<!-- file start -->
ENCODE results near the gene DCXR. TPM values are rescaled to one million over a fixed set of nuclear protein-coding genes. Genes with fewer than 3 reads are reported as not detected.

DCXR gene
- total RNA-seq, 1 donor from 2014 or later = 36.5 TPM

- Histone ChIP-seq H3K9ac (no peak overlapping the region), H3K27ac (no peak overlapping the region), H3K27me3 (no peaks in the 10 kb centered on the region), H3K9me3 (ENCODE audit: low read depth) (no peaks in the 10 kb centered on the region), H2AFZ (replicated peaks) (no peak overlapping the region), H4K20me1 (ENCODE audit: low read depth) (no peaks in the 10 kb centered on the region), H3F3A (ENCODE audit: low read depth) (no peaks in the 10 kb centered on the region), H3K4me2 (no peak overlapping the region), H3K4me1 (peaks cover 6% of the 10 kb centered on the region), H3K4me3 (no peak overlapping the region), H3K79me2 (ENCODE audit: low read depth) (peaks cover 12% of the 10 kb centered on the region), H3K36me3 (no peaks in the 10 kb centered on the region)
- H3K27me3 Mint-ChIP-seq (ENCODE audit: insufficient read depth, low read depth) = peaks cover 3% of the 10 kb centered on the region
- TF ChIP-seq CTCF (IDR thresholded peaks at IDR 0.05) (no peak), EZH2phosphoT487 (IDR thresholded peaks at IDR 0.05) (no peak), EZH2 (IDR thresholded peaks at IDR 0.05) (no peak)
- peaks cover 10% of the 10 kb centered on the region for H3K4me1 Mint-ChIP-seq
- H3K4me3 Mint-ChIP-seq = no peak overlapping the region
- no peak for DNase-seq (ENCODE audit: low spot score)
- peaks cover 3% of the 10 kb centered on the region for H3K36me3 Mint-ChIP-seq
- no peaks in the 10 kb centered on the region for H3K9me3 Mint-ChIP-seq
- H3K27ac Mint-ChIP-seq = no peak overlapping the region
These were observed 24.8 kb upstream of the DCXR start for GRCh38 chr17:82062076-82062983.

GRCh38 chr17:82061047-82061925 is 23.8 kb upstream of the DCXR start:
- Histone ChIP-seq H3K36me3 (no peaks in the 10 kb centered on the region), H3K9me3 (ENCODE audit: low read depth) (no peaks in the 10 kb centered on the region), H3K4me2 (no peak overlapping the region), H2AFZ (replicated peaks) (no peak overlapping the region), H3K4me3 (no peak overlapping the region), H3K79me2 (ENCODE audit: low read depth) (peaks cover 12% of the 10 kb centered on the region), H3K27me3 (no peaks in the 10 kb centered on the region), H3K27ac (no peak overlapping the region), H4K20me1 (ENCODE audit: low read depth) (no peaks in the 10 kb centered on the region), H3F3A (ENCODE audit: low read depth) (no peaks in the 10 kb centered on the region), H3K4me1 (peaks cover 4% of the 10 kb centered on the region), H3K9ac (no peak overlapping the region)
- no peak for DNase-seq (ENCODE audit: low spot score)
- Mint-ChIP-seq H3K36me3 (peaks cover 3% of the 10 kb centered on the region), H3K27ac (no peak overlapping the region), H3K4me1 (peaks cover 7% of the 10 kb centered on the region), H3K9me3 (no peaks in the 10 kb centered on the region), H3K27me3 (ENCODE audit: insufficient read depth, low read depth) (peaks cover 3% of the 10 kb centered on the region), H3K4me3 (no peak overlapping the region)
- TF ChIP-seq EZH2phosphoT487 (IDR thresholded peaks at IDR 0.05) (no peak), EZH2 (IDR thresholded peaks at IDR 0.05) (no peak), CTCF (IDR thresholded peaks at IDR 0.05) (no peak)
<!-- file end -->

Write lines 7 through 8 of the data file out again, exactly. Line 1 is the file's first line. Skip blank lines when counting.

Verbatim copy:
- peaks cover 10% of the 10 kb centered on the region for H3K4me1 Mint-ChIP-seq
- H3K4me3 Mint-ChIP-seq = no peak overlapping the region